With sales up 30%, US company says it’s bucking music industry trends and helping musicians to get paid for their work. Independent music company Bandcamp has hit a new milestone: $100m (£66m) of payments to artists for music and merchandise sold through its site since its launch in 2008.
The US-based company helps musicians set up their own online stores, and since November 2014 has also been enabling them to run their own subscription services for their keenest fans.
“Fans give artists $3.5m every month on the site, and buy more than 16,000 records a day, which works out to about one every five seconds, 24 hours a day, 365 days a year,” wrote chief executive Ethan Diamond in a blog post.
Sales on Bandcamp were up 30% in the past 12 months when the industry was down 11%, he added: “We see this growth as proof that if you give fans easy ways to directly support the artists they love, they’ll take you up on it every time.”
Bandcamp’s growth as a source of income for independent musicians has accelerated in recent years. At the start of 2012, it generated $12.6m for its artist clients, with December 2012 the first month when payments exceeded $1m.
By November 2013, the company reached the $50m milestone for payments, at which point Diamond predicted that “that dollar amount is set to double in the next 18 months, and maybe a touch sooner”.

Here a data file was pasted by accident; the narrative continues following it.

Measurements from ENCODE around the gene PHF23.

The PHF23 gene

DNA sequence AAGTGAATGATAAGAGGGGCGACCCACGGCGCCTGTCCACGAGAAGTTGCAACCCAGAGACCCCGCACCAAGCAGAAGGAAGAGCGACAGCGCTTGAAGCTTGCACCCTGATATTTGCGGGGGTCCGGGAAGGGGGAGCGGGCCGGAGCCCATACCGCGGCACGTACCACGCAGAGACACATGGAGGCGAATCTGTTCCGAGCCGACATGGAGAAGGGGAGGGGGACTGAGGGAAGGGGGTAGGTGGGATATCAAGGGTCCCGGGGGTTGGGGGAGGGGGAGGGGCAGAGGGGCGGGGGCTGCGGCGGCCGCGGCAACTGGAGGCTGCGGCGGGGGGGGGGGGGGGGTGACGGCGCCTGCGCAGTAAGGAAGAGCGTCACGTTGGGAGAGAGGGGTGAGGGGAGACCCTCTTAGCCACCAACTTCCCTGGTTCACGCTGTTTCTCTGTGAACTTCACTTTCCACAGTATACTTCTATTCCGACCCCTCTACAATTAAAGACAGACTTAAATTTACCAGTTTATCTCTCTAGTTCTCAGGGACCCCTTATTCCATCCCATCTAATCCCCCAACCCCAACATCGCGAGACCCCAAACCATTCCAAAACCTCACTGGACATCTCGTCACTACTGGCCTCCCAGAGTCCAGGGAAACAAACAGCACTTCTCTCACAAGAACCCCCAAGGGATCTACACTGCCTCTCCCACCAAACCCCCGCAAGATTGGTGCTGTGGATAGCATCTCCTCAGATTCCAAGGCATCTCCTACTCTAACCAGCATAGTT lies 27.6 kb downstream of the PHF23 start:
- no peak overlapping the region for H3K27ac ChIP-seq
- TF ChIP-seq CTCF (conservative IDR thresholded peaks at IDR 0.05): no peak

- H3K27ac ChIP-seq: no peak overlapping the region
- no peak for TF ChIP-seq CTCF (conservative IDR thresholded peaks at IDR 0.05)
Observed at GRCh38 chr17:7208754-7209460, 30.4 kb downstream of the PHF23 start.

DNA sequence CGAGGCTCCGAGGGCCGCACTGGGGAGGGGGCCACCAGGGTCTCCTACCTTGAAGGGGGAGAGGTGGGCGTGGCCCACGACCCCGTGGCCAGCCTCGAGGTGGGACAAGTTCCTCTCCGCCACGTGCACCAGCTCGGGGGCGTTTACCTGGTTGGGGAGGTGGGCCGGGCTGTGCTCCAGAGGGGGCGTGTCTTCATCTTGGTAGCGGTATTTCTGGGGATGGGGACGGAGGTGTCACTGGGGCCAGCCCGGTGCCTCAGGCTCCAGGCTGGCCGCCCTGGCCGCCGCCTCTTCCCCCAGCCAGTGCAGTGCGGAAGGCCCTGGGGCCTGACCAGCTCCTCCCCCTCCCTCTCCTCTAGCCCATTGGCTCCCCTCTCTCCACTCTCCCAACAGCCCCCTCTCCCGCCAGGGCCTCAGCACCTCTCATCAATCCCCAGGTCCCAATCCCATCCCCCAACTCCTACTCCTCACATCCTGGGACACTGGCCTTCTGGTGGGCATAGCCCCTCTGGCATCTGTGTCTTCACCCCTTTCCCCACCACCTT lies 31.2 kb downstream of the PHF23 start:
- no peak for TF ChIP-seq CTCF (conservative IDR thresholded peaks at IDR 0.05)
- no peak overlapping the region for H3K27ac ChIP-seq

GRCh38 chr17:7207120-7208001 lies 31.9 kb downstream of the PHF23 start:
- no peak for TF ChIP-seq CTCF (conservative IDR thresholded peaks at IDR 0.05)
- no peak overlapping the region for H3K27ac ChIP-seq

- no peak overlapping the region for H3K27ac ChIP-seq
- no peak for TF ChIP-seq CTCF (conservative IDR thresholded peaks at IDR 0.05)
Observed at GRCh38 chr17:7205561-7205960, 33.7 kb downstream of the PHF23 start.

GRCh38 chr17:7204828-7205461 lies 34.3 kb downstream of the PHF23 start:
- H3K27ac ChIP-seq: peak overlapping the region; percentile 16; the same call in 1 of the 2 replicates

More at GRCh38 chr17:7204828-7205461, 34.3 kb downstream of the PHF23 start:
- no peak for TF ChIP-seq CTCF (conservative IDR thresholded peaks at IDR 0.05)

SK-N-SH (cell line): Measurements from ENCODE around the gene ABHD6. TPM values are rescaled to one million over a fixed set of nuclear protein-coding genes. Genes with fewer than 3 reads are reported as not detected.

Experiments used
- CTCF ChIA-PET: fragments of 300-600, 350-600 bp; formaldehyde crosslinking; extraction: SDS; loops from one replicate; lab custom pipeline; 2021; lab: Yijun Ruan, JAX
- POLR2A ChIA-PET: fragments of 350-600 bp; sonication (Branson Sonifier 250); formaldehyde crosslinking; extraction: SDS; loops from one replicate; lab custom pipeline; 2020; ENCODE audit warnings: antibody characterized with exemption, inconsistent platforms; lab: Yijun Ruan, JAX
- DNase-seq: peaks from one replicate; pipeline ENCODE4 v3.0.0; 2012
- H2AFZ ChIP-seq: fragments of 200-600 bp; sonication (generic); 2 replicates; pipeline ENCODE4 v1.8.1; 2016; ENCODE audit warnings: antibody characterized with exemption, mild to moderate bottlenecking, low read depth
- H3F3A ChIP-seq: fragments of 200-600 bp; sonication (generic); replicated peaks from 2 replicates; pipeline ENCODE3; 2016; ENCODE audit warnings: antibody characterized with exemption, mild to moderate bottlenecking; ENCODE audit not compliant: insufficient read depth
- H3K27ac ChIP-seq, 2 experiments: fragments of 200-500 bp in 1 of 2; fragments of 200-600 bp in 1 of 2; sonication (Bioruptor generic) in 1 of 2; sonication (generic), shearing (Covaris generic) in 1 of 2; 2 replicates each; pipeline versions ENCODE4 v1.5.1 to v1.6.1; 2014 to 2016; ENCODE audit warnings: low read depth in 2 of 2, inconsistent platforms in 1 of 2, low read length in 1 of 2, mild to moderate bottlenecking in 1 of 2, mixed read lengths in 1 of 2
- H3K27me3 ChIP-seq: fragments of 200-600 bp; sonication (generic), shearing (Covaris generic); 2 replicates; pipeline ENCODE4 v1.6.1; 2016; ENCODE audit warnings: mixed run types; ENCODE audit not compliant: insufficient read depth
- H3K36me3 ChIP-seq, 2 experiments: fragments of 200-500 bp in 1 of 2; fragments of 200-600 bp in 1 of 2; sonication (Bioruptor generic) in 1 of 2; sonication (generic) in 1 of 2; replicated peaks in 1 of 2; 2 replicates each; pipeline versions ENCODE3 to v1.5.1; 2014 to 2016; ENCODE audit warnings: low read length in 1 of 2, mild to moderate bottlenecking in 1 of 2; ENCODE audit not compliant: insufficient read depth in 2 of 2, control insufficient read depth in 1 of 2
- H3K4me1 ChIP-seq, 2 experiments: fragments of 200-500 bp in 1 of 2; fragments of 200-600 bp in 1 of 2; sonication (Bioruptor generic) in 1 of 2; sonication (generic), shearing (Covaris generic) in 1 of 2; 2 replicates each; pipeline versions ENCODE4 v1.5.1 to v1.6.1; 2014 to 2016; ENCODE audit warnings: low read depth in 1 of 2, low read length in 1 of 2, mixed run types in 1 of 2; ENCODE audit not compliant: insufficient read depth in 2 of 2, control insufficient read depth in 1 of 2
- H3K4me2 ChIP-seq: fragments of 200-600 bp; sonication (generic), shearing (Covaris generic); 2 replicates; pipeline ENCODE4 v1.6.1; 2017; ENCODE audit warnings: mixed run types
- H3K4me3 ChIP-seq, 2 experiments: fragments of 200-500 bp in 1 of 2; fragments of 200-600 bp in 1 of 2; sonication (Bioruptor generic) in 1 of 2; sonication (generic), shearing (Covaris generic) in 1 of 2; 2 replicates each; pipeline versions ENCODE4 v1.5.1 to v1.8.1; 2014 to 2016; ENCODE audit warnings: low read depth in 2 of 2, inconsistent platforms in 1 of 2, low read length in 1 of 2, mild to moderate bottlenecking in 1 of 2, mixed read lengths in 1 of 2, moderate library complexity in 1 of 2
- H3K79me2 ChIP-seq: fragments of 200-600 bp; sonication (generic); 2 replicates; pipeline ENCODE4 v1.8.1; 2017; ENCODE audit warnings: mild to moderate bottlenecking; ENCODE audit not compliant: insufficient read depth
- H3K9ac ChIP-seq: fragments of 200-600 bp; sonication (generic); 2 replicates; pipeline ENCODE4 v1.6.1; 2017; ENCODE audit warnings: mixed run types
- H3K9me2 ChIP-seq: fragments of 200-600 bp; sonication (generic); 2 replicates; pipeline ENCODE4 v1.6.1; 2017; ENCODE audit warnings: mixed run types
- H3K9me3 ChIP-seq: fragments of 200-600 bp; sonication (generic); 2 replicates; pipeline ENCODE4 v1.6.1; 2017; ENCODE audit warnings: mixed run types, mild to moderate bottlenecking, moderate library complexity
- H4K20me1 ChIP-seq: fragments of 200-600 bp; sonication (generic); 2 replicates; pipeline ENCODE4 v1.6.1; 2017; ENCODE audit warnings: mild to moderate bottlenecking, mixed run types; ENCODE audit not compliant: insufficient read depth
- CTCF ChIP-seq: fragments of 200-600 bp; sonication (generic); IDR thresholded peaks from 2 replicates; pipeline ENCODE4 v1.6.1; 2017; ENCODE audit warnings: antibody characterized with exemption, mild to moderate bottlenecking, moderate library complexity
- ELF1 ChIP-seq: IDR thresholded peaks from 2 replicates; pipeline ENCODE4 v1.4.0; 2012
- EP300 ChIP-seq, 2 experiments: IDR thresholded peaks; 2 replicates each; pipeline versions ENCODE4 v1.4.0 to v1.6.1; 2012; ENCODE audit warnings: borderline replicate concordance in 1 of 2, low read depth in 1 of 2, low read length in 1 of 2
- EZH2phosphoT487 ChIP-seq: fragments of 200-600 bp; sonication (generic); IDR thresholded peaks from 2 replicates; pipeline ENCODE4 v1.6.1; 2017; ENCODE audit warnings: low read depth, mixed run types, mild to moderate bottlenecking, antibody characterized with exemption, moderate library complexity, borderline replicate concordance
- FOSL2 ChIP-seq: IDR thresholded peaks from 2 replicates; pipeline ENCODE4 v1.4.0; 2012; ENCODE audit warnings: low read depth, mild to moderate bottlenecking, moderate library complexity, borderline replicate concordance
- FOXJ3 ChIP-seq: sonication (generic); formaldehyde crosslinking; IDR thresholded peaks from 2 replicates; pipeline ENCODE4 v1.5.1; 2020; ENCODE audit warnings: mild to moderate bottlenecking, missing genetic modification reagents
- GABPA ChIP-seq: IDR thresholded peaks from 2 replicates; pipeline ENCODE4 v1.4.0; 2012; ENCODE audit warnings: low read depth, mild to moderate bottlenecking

The company takes a 15% cut of the income musicians earn from selling music, merchandise and subscriptions on its site, with this dropping to 10% once they reach $5,000 in total sales. Cellist Zöe Keating, who was recently in the news due to a dispute with YouTube, is one of the most prominent Bandcamp users. In February 2014 she said that she earned $25,575 from the site in 2013 – not far behind the $38,195 she earned from Apple’s iTunes store.
Other high-profile musicians using Bandcamp include Thom Yorke, Courtney Barnett, Sufjan Stevens, Sleater-Kinney and Sleaford Mods. The company has also introduced features for independent labels to maintain profiles on its site, including Sub Pop and Ninja Tune.